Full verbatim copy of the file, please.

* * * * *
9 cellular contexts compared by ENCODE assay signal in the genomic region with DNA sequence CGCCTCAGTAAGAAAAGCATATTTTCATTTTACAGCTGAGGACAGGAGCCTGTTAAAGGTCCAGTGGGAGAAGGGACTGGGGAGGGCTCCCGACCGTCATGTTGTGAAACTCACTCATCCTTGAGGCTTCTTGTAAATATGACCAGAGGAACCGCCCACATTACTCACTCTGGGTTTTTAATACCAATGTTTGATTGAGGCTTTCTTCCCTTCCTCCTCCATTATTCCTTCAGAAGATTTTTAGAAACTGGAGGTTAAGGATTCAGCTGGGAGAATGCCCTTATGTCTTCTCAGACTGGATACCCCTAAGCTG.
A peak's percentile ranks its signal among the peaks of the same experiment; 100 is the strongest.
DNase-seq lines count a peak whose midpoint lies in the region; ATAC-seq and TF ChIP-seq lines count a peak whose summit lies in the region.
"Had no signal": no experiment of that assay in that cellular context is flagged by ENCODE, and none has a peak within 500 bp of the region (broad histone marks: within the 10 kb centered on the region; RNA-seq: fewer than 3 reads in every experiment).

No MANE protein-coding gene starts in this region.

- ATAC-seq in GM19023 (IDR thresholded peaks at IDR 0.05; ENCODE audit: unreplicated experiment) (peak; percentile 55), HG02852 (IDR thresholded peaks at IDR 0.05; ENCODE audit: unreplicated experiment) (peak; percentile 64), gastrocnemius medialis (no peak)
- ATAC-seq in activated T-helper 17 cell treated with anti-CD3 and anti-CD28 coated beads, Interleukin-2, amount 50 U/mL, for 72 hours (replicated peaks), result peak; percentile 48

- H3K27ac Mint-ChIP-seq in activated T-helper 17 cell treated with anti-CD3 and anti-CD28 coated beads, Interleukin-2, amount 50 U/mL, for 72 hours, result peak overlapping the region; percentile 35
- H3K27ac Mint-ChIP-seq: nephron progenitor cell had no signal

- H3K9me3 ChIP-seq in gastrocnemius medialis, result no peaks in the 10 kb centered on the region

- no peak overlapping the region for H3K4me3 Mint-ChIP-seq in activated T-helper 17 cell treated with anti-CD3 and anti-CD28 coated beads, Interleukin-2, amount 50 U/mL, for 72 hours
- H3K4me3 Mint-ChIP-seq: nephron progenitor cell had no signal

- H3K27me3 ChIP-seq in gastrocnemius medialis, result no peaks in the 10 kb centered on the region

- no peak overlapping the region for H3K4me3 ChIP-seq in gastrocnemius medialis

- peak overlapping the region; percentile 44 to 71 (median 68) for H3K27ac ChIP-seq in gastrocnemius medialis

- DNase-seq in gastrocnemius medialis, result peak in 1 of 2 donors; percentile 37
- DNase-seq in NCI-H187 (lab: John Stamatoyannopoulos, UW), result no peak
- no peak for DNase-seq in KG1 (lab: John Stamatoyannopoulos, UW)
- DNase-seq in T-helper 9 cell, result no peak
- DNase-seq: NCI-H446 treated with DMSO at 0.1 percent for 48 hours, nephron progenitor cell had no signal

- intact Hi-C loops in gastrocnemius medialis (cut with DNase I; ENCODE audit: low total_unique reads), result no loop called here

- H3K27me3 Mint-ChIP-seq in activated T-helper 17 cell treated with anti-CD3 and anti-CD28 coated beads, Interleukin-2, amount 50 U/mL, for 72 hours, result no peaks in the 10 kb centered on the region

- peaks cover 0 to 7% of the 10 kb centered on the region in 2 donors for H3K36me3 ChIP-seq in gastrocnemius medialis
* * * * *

9 cellular contexts compared by ENCODE assay signal in the genomic region with DNA sequence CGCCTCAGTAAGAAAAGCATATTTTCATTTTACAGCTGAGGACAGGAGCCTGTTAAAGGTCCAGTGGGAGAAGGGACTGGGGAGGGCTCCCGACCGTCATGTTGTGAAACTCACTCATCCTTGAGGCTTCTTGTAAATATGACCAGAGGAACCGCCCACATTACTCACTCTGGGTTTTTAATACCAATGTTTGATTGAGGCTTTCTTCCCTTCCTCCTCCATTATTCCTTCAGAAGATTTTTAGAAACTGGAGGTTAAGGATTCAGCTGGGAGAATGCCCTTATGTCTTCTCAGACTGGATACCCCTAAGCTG.
A peak's percentile ranks its signal among the peaks of the same experiment; 100 is the strongest.
DNase-seq lines count a peak whose midpoint lies in the region; ATAC-seq and TF ChIP-seq lines count a peak whose summit lies in the region.
"Had no signal": no experiment of that assay in that cellular context is flagged by ENCODE, and none has a peak within 500 bp of the region (broad histone marks: within the 10 kb centered on the region; RNA-seq: fewer than 3 reads in every experiment).

No MANE protein-coding gene starts in this region.

- ATAC-seq in GM19023 (IDR thresholded peaks at IDR 0.05; ENCODE audit: unreplicated experiment) (peak; percentile 55), HG02852 (IDR thresholded peaks at IDR 0.05; ENCODE audit: unreplicated experiment) (peak; percentile 64), gastrocnemius medialis (no peak)
- ATAC-seq in activated T-helper 17 cell treated with anti-CD3 and anti-CD28 coated beads, Interleukin-2, amount 50 U/mL, for 72 hours (replicated peaks), result peak; percentile 48

- H3K27ac Mint-ChIP-seq in activated T-helper 17 cell treated with anti-CD3 and anti-CD28 coated beads, Interleukin-2, amount 50 U/mL, for 72 hours, result peak overlapping the region; percentile 35
- H3K27ac Mint-ChIP-seq: nephron progenitor cell had no signal

- H3K9me3 ChIP-seq in gastrocnemius medialis, result no peaks in the 10 kb centered on the region

- no peak overlapping the region for H3K4me3 Mint-ChIP-seq in activated T-helper 17 cell treated with anti-CD3 and anti-CD28 coated beads, Interleukin-2, amount 50 U/mL, for 72 hours
- H3K4me3 Mint-ChIP-seq: nephron progenitor cell had no signal

- H3K27me3 ChIP-seq in gastrocnemius medialis, result no peaks in the 10 kb centered on the region

- no peak overlapping the region for H3K4me3 ChIP-seq in gastrocnemius medialis

- peak overlapping the region; percentile 44 to 71 (median 68) for H3K27ac ChIP-seq in gastrocnemius medialis

- DNase-seq in gastrocnemius medialis, result peak in 1 of 2 donors; percentile 37
- DNase-seq in NCI-H187 (lab: John Stamatoyannopoulos, UW), result no peak
- no peak for DNase-seq in KG1 (lab: John Stamatoyannopoulos, UW)
- DNase-seq in T-helper 9 cell, result no peak
- DNase-seq: NCI-H446 treated with DMSO at 0.1 percent for 48 hours, nephron progenitor cell had no signal

- intact Hi-C loops in gastrocnemius medialis (cut with DNase I; ENCODE audit: low total_unique reads), result no loop called here

- H3K27me3 Mint-ChIP-seq in activated T-helper 17 cell treated with anti-CD3 and anti-CD28 coated beads, Interleukin-2, amount 50 U/mL, for 72 hours, result no peaks in the 10 kb centered on the region

- peaks cover 0 to 7% of the 10 kb centered on the region in 2 donors for H3K36me3 ChIP-seq in gastrocnemius medialis